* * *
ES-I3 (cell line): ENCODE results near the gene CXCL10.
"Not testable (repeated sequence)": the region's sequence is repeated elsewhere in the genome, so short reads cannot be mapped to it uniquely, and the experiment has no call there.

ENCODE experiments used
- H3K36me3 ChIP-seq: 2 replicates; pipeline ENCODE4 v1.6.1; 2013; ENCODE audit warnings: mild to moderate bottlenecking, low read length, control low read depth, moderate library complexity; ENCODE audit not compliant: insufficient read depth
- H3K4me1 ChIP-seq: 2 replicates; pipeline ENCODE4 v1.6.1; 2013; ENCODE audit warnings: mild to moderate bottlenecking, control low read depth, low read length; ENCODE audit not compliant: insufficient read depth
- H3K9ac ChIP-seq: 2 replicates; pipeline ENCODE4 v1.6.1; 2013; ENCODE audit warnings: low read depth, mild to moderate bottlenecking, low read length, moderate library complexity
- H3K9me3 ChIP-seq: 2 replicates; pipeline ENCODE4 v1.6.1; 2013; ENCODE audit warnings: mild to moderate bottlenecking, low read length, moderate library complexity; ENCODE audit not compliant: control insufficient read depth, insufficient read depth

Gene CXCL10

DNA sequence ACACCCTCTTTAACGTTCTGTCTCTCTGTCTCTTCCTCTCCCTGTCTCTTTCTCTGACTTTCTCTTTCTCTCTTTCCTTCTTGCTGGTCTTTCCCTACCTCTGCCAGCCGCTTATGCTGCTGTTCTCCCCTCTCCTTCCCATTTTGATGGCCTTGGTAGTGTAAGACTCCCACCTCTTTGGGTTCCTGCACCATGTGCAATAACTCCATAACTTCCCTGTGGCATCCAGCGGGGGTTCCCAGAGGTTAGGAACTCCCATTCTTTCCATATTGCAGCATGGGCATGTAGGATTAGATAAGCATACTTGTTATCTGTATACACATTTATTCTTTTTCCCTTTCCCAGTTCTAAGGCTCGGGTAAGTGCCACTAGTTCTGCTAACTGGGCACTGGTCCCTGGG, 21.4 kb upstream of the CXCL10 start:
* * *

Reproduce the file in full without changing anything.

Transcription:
ES-I3 (cell line): ENCODE results near the gene CXCL10.
"Not testable (repeated sequence)": the region's sequence is repeated elsewhere in the genome, so short reads cannot be mapped to it uniquely, and the experiment has no call there.

ENCODE experiments used
- H3K36me3 ChIP-seq: 2 replicates; pipeline ENCODE4 v1.6.1; 2013; ENCODE audit warnings: mild to moderate bottlenecking, low read length, control low read depth, moderate library complexity; ENCODE audit not compliant: insufficient read depth
- H3K4me1 ChIP-seq: 2 replicates; pipeline ENCODE4 v1.6.1; 2013; ENCODE audit warnings: mild to moderate bottlenecking, control low read depth, low read length; ENCODE audit not compliant: insufficient read depth
- H3K9ac ChIP-seq: 2 replicates; pipeline ENCODE4 v1.6.1; 2013; ENCODE audit warnings: low read depth, mild to moderate bottlenecking, low read length, moderate library complexity
- H3K9me3 ChIP-seq: 2 replicates; pipeline ENCODE4 v1.6.1; 2013; ENCODE audit warnings: mild to moderate bottlenecking, low read length, moderate library complexity; ENCODE audit not compliant: control insufficient read depth, insufficient read depth

Gene CXCL10

DNA sequence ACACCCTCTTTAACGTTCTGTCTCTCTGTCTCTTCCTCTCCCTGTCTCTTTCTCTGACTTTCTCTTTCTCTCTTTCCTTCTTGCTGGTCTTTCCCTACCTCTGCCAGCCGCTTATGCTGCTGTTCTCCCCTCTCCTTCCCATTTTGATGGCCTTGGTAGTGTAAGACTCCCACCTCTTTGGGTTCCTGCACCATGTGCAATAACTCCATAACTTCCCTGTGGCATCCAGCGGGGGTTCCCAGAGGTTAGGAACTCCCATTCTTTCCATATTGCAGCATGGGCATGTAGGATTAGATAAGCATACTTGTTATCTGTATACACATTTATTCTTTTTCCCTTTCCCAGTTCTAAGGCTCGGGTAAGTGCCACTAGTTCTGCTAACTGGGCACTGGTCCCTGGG, 21.4 kb upstream of the CXCL10 start: